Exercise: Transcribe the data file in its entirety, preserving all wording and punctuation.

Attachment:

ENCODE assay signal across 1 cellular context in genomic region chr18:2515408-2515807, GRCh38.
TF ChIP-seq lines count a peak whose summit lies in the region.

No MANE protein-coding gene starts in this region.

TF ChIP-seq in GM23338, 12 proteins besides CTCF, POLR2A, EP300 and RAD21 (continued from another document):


ENCODE assay signal across 1 cellular context in genomic region chr18:2515408-2515807, GRCh38.
TF ChIP-seq lines count a peak whose summit lies in the region.

No MANE protein-coding gene starts in this region.

TF ChIP-seq in GM23338, 12 proteins besides CTCF, POLR2A, EP300 and RAD21 (continued from another document):